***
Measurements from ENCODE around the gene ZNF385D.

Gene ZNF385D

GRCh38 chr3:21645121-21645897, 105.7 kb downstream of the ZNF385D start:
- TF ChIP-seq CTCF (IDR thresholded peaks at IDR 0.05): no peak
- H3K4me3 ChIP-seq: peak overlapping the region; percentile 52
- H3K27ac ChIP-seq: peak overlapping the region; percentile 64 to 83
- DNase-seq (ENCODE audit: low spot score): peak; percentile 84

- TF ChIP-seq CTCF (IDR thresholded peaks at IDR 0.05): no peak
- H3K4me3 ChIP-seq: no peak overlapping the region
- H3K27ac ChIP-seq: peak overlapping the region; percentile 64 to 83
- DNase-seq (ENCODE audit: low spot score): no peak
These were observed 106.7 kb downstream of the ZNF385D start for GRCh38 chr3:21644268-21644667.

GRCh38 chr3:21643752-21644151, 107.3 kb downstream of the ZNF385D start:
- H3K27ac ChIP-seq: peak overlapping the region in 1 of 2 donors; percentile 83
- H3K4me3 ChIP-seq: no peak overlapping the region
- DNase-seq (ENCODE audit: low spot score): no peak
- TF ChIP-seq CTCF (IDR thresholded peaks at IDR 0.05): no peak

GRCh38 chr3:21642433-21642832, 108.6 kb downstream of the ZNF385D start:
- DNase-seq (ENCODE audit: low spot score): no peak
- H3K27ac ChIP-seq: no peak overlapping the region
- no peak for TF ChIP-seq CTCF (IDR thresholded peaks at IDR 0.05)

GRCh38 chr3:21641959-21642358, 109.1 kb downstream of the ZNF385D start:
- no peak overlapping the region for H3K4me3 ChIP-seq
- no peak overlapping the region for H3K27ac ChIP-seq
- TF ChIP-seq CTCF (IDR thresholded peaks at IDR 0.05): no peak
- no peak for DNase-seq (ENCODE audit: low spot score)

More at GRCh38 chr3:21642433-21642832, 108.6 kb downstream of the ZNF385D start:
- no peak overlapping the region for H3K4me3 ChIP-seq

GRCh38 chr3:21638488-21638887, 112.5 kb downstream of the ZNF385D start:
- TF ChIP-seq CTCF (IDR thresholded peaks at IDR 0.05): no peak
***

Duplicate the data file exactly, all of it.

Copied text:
Measurements from ENCODE around the gene ZNF385D.

Gene ZNF385D

GRCh38 chr3:21645121-21645897, 105.7 kb downstream of the ZNF385D start:
- TF ChIP-seq CTCF (IDR thresholded peaks at IDR 0.05): no peak
- H3K4me3 ChIP-seq: peak overlapping the region; percentile 52
- H3K27ac ChIP-seq: peak overlapping the region; percentile 64 to 83
- DNase-seq (ENCODE audit: low spot score): peak; percentile 84

- TF ChIP-seq CTCF (IDR thresholded peaks at IDR 0.05): no peak
- H3K4me3 ChIP-seq: no peak overlapping the region
- H3K27ac ChIP-seq: peak overlapping the region; percentile 64 to 83
- DNase-seq (ENCODE audit: low spot score): no peak
These were observed 106.7 kb downstream of the ZNF385D start for GRCh38 chr3:21644268-21644667.

GRCh38 chr3:21643752-21644151, 107.3 kb downstream of the ZNF385D start:
- H3K27ac ChIP-seq: peak overlapping the region in 1 of 2 donors; percentile 83
- H3K4me3 ChIP-seq: no peak overlapping the region
- DNase-seq (ENCODE audit: low spot score): no peak
- TF ChIP-seq CTCF (IDR thresholded peaks at IDR 0.05): no peak

GRCh38 chr3:21642433-21642832, 108.6 kb downstream of the ZNF385D start:
- DNase-seq (ENCODE audit: low spot score): no peak
- H3K27ac ChIP-seq: no peak overlapping the region
- no peak for TF ChIP-seq CTCF (IDR thresholded peaks at IDR 0.05)

GRCh38 chr3:21641959-21642358, 109.1 kb downstream of the ZNF385D start:
- no peak overlapping the region for H3K4me3 ChIP-seq
- no peak overlapping the region for H3K27ac ChIP-seq
- TF ChIP-seq CTCF (IDR thresholded peaks at IDR 0.05): no peak
- no peak for DNase-seq (ENCODE audit: low spot score)

More at GRCh38 chr3:21642433-21642832, 108.6 kb downstream of the ZNF385D start:
- no peak overlapping the region for H3K4me3 ChIP-seq

GRCh38 chr3:21638488-21638887, 112.5 kb downstream of the ZNF385D start:
- TF ChIP-seq CTCF (IDR thresholded peaks at IDR 0.05): no peak